Those suggestions are now taped to the wall of his cubicle, where he works alongside fellow testers who used to work in many fields, including airline pilots and cabin crews.
Before March, Mr. Lawrence’s days were filled with music, working with orchestras, symphony choruses and national choirs across the country. He took the job swabbing throats to fill time, earn some money and connect with others.
“I’ve enjoyed it much more than I expected to,” said Mr. Lawrence, 55.
The virus continues to spread through Britain, accelerated by an especially contagious variant, and the country recently surpassed the grim milestone of 100,000 Covid deaths. Helping in some way to slow that spread is “a very important job to do right now,” Mr. Lawrence said.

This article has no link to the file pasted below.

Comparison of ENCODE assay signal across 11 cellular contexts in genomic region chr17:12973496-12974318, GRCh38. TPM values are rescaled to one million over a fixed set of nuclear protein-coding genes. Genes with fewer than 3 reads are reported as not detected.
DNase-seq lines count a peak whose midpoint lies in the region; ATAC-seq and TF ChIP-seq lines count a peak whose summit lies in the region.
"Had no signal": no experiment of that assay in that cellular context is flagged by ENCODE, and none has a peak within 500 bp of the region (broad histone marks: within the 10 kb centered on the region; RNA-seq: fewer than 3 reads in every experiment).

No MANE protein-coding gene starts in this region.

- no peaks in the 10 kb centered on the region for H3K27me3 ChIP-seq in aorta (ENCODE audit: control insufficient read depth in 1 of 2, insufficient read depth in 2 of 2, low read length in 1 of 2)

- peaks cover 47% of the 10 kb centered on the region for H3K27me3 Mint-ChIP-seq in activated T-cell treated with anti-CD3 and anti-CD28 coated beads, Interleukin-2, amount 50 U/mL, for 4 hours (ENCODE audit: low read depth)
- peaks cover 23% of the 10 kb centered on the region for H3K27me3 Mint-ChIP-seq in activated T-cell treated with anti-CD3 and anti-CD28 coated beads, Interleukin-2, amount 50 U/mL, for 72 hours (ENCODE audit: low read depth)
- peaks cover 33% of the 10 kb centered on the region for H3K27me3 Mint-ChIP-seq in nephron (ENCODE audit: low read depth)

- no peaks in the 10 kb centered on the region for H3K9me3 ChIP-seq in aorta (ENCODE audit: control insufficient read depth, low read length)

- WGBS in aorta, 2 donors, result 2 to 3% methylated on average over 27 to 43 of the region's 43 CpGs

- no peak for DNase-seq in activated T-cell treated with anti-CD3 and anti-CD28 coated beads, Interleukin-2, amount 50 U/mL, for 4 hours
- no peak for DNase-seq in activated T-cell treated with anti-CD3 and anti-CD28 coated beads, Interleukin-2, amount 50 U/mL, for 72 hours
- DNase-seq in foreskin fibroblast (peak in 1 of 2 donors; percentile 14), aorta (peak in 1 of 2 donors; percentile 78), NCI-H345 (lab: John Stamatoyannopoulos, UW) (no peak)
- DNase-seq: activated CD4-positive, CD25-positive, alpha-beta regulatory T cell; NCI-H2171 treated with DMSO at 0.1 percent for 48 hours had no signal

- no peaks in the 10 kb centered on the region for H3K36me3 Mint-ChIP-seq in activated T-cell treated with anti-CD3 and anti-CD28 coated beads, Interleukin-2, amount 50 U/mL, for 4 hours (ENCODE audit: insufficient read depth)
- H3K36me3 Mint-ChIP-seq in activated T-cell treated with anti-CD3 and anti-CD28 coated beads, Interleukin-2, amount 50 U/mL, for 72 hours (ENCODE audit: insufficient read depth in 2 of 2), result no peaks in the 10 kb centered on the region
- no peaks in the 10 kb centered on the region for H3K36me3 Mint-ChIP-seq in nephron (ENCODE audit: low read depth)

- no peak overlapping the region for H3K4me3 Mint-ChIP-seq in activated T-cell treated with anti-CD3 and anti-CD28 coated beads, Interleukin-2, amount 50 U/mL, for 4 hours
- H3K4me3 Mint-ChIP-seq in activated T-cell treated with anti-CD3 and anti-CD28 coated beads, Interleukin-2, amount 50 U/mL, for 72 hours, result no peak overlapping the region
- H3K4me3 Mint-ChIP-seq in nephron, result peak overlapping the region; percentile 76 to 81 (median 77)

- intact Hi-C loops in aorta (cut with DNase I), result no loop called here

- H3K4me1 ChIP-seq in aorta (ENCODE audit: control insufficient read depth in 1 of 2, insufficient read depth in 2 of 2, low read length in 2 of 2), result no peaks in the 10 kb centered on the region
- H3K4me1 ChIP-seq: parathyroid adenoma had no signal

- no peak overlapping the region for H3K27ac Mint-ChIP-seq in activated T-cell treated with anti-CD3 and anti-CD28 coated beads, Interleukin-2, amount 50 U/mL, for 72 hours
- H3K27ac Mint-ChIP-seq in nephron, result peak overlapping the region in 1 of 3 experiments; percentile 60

“I will be able to personally look back at this time — I can’t wait to look back on this time — and say I did my bit, I did something useful, and I already feel very proud of that,” he said.
For one of his co-workers at the testing site, Katy Oakden, 36, it was a relief to be placed on furlough in March.
After six years working as an equine midwife, she had taken a job as office manager at a veterinary hospital to gain administrative experience. But that job brought with it grueling stress that began to take a toll, chipping away at her confidence.
“I had forgotten who I was, almost lost my identity,” Ms. Oakden said. After she was furloughed, she regained her confidence, she said, working alongside others as a coronavirus tester, where she felt valued and appreciated.